Marisa Taylor and Cleve R. Wootson Jr. report for McClatchy that the federal government is targeting for criminal prosecution those who teach methods for passing a polygraph test, noting that at least two instructors have been targeted by undercover sting operations thus far: former police polygrapher Doug Williams, who runs Polygraph.com, and Chad Dixon, who ran a now defunct website called PolygraphExpert.net. McClatchy reports that in the course of the investigation, which is called “Operation Lie Busters,” [i]nvestigators confiscated business records from the two men, which included the names of as many as 5,000 people who’d sought polygraph-beating advice.”
Dixon has pleaded guilty to unspecified charges that remain under seal and faces a maximum sentence of 25 years in prison, though prosecutors are seeking a two-year sentence. Williams is not reported to have been charged with any crime, and he “declined to comment other than to say he’s done nothing wrong.”
AntiPolygraph.org co-founder George Maschke may also have been targeted by an attempted sting. McClatchy reports:
George Maschke, a former Army Reserve intelligence officer who’s a translator and runs a website that’s critical of polygraph testing, said he also suspected he’d been targeted although he’d done nothing illegal.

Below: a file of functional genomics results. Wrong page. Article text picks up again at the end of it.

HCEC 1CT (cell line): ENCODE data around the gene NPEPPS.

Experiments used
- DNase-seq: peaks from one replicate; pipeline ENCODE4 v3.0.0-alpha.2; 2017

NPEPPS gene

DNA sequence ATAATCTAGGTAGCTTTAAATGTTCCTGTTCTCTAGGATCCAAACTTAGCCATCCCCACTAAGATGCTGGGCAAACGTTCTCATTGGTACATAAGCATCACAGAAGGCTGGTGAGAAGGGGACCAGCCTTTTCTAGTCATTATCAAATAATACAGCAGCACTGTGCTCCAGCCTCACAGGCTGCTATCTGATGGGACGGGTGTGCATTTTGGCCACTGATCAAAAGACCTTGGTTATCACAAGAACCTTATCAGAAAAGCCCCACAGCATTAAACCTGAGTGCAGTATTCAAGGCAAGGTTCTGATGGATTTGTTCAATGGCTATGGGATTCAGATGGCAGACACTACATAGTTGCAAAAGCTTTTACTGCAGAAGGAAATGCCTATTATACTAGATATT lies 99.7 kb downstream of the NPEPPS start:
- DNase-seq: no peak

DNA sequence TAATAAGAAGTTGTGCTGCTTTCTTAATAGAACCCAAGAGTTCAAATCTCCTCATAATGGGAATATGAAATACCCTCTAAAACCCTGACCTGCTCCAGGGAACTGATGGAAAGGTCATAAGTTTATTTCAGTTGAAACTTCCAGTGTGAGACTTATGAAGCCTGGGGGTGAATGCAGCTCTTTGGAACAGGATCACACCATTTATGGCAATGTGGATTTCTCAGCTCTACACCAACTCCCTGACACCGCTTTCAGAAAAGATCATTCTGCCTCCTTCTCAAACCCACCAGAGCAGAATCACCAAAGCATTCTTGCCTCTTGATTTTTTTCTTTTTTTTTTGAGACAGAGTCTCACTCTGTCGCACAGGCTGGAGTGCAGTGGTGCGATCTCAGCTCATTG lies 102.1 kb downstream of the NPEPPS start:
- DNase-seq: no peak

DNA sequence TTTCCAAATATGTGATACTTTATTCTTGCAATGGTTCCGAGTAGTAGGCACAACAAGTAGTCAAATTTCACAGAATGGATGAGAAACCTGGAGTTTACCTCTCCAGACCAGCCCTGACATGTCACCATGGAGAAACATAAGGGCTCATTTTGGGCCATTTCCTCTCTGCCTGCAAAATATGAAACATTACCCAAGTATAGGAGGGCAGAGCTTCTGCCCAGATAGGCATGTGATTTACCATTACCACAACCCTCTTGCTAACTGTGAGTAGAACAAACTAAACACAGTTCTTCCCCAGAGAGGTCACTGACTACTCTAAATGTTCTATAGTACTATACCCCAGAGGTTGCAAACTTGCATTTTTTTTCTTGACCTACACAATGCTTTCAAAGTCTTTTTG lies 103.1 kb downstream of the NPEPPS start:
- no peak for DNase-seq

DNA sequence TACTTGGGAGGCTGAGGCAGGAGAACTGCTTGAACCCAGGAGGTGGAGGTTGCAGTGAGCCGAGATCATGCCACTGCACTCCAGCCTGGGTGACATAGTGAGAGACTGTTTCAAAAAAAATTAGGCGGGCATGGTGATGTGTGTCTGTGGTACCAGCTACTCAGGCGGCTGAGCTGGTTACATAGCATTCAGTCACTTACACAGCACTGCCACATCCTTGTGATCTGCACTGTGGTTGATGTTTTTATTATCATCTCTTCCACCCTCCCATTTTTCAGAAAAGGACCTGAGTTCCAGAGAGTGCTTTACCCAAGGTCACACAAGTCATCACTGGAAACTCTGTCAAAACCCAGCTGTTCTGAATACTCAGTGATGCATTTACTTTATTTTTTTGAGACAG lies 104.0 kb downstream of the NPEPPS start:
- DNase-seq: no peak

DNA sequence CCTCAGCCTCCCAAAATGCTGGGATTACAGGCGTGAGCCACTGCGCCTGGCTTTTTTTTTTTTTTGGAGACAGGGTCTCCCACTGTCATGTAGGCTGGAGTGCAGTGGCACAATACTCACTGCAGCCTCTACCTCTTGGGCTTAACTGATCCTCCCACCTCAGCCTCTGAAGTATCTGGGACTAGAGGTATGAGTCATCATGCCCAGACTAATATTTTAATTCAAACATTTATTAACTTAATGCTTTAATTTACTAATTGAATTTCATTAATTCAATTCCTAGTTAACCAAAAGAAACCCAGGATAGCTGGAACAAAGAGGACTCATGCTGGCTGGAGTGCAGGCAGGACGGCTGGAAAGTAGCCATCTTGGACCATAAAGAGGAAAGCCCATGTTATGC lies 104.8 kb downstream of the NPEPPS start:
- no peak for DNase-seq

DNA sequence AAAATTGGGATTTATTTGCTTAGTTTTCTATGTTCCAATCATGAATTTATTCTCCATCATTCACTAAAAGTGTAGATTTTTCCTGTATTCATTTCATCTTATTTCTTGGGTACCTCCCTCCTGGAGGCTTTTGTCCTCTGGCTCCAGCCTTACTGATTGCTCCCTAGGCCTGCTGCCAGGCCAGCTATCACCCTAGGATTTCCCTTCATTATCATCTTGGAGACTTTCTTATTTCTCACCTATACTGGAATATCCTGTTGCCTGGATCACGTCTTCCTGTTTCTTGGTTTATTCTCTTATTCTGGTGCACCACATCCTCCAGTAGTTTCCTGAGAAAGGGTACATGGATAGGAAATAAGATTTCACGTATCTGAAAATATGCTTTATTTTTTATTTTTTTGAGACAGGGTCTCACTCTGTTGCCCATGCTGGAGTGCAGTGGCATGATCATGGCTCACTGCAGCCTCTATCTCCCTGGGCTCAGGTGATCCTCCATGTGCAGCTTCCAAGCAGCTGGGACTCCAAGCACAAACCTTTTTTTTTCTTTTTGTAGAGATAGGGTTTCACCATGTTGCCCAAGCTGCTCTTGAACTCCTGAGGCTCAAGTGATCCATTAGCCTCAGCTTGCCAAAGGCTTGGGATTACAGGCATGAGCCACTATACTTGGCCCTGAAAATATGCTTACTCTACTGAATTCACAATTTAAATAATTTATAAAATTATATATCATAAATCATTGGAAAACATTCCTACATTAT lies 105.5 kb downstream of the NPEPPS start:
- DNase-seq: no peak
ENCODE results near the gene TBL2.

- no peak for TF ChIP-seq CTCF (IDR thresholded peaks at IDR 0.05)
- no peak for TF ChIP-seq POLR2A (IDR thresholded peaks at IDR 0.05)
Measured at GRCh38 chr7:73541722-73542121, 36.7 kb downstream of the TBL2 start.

In May, the translator received an unsolicited email in Persian from someone purporting to be “a member of an Islamic group that seeks to restore freedom to Iraq.”
“Because the federal police are suspicious of me, they want to do a lie detector test on me,” the email read.
The emailer asked for a copy of Maschke’s book, which describes countermeasures, and for Maschke to help “in any other way.”
Maschke said he suspected the email was a ruse by federal agents. He advised the person “to comply with applicable laws,” according to an email he showed McClatchy.
Although federal authorities haven’t contacted him, Maschke said he worried that visitors to his site, AntiPolygraph.org, would be targeted simply for looking for information about polygraph testing.
“The criminalization of the imparting of information sets a pernicious precedent,” he said. “It is fundamentally wrong, and bad public policy, for the government to resort to entrapment to silence speech that it does not approve of.”
Instead of criminalizing truth-telling about the weaknesses of polygraphy, the U.S. government should heed the warnings of the scientific community and terminate its misplaced reliance on this pseudoscientific ritual.